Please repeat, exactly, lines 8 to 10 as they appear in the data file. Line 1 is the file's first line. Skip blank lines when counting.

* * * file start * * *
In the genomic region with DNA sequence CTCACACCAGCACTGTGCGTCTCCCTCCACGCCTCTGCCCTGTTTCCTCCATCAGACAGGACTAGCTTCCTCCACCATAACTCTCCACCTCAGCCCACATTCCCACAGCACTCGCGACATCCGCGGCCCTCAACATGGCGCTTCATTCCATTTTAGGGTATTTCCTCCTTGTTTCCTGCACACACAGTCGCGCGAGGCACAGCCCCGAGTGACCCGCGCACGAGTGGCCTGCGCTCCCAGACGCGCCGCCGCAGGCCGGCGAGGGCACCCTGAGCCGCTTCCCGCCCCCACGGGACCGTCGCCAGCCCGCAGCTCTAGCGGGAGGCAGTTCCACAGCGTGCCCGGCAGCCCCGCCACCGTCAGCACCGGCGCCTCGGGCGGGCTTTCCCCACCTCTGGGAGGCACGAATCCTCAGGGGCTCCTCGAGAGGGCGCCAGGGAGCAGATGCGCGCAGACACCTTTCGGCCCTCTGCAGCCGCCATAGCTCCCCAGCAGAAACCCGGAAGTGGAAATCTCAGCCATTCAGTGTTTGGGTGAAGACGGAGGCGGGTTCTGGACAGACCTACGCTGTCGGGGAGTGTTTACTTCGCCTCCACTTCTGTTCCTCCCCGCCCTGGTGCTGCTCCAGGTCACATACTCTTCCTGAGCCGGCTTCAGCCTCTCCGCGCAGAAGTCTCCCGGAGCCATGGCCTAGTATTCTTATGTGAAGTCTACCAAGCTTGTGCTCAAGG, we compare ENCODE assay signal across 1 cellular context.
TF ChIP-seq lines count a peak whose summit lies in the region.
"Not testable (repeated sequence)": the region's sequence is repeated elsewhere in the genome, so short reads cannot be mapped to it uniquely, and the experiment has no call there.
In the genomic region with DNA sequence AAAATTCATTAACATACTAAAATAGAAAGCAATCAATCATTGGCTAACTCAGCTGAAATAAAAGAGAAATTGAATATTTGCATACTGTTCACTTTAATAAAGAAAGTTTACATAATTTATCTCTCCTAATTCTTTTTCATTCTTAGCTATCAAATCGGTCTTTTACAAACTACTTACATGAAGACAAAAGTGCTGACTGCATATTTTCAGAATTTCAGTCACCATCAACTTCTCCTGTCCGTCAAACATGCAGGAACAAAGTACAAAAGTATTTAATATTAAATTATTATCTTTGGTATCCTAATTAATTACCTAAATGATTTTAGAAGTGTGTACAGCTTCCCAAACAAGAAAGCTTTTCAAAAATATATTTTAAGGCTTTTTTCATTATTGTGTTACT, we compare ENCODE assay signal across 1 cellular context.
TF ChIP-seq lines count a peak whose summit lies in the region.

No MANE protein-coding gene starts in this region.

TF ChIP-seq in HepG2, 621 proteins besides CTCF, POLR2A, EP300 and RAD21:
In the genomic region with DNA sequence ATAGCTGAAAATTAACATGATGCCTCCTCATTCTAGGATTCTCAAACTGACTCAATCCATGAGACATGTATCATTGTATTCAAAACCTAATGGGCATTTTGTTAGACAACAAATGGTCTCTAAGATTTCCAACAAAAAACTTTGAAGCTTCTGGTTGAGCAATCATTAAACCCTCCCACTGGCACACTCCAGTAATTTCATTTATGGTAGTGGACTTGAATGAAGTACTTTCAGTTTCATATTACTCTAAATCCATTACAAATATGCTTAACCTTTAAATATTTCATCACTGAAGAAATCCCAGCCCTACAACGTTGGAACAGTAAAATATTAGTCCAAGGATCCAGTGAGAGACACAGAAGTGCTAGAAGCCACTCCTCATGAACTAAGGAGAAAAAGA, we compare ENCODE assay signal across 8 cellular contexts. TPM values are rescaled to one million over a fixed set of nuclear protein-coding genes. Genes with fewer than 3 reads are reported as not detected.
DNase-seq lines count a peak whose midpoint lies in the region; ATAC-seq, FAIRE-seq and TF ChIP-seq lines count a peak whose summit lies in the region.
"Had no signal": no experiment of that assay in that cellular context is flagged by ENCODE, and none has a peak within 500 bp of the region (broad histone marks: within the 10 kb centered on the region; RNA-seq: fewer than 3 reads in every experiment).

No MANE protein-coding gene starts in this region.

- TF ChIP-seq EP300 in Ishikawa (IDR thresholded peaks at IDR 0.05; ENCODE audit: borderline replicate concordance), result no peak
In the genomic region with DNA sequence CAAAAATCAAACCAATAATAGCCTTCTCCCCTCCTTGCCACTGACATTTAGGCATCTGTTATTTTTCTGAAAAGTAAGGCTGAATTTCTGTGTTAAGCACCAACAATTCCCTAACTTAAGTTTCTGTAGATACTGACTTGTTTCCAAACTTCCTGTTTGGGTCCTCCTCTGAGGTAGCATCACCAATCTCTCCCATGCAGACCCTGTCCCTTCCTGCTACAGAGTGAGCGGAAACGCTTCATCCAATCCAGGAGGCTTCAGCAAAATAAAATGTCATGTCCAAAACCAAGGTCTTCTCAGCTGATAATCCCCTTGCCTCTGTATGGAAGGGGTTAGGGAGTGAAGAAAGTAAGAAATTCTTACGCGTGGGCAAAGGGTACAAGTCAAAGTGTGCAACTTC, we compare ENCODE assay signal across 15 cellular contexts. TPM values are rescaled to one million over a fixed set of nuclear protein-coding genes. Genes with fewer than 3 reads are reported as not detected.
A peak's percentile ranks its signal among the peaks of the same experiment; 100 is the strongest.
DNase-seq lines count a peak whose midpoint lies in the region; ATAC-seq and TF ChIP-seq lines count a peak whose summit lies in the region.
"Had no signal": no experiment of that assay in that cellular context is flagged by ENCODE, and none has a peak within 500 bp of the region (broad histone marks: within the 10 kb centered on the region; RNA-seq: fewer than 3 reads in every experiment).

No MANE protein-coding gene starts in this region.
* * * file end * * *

In the genomic region with DNA sequence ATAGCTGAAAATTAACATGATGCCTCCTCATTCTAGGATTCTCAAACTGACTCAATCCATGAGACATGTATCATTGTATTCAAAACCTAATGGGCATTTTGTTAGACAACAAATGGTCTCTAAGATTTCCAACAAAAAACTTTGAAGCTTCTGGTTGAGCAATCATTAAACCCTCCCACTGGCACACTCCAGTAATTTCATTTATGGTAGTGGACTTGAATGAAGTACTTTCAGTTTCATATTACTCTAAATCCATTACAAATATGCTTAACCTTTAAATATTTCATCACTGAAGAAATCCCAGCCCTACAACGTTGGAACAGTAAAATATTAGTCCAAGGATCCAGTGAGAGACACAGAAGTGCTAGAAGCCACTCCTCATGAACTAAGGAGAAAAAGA, we compare ENCODE assay signal across 8 cellular contexts. TPM values are rescaled to one million over a fixed set of nuclear protein-coding genes. Genes with fewer than 3 reads are reported as not detected.
DNase-seq lines count a peak whose midpoint lies in the region; ATAC-seq, FAIRE-seq and TF ChIP-seq lines count a peak whose summit lies in the region.
"Had no signal": no experiment of that assay in that cellular context is flagged by ENCODE, and none has a peak within 500 bp of the region (broad histone marks: within the 10 kb centered on the region; RNA-seq: fewer than 3 reads in every experiment).